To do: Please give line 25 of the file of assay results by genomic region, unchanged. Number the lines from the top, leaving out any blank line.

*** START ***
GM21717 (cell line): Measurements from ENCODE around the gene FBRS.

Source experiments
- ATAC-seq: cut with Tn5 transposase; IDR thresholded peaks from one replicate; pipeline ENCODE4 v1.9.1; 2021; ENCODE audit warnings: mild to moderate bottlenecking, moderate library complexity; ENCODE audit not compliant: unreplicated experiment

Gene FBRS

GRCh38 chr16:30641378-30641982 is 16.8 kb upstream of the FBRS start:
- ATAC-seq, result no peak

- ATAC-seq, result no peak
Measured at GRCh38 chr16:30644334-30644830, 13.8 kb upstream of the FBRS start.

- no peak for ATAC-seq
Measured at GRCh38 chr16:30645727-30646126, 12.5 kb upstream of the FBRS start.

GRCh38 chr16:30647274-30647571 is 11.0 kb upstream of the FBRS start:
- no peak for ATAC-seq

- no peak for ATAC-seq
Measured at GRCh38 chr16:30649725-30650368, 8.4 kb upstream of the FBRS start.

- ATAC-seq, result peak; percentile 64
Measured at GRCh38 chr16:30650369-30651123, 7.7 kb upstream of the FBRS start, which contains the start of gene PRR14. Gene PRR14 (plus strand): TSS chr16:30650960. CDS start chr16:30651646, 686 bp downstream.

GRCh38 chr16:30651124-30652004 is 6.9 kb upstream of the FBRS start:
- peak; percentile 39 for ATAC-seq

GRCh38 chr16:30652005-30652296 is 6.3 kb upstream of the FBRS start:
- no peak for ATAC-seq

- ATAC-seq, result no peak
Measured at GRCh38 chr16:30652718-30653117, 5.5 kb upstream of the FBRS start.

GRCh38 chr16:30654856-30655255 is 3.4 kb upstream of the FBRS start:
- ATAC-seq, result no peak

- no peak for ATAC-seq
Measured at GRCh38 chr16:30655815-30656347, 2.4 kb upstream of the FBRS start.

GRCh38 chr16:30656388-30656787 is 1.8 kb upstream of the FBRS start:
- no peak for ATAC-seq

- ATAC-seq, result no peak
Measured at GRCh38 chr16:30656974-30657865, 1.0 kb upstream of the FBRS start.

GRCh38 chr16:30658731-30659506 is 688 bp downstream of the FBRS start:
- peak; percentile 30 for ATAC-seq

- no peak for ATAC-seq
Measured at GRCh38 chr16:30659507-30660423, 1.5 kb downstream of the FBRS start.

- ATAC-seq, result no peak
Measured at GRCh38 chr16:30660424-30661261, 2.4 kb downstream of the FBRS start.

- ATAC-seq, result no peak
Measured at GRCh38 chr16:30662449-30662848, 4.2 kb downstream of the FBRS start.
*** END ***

- no peak for ATAC-seq